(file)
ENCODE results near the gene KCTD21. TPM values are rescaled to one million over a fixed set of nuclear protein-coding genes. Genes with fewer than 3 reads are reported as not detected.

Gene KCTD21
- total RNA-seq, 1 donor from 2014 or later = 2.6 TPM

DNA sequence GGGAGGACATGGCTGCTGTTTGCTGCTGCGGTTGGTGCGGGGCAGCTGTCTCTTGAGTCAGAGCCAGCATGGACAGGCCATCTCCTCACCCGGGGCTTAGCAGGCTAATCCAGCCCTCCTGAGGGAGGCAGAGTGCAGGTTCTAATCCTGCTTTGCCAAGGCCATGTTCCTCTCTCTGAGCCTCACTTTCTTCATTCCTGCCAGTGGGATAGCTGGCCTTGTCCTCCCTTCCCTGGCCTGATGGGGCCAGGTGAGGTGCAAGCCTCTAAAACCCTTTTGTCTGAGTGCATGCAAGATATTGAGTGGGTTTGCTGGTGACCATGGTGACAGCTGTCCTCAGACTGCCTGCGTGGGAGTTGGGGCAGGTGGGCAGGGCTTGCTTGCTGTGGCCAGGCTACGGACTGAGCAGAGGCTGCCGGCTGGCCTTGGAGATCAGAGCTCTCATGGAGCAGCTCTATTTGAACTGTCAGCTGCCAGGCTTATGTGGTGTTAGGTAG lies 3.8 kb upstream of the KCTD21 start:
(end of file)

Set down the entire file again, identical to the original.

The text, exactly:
ENCODE results near the gene KCTD21. TPM values are rescaled to one million over a fixed set of nuclear protein-coding genes. Genes with fewer than 3 reads are reported as not detected.

Gene KCTD21
- total RNA-seq, 1 donor from 2014 or later = 2.6 TPM

DNA sequence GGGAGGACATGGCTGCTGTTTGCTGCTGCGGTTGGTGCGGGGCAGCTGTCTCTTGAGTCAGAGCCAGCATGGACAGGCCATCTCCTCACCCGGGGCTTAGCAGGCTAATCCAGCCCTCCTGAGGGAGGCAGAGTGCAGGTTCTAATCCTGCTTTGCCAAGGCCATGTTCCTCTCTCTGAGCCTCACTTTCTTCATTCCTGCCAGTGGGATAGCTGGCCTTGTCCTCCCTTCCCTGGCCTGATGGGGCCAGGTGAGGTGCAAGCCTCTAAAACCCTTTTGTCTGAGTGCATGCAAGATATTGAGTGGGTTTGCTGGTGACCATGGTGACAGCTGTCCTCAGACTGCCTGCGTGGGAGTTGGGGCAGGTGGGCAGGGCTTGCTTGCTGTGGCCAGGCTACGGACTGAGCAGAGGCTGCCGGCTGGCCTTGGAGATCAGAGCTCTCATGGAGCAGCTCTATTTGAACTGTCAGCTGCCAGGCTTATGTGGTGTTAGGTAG lies 3.8 kb upstream of the KCTD21 start: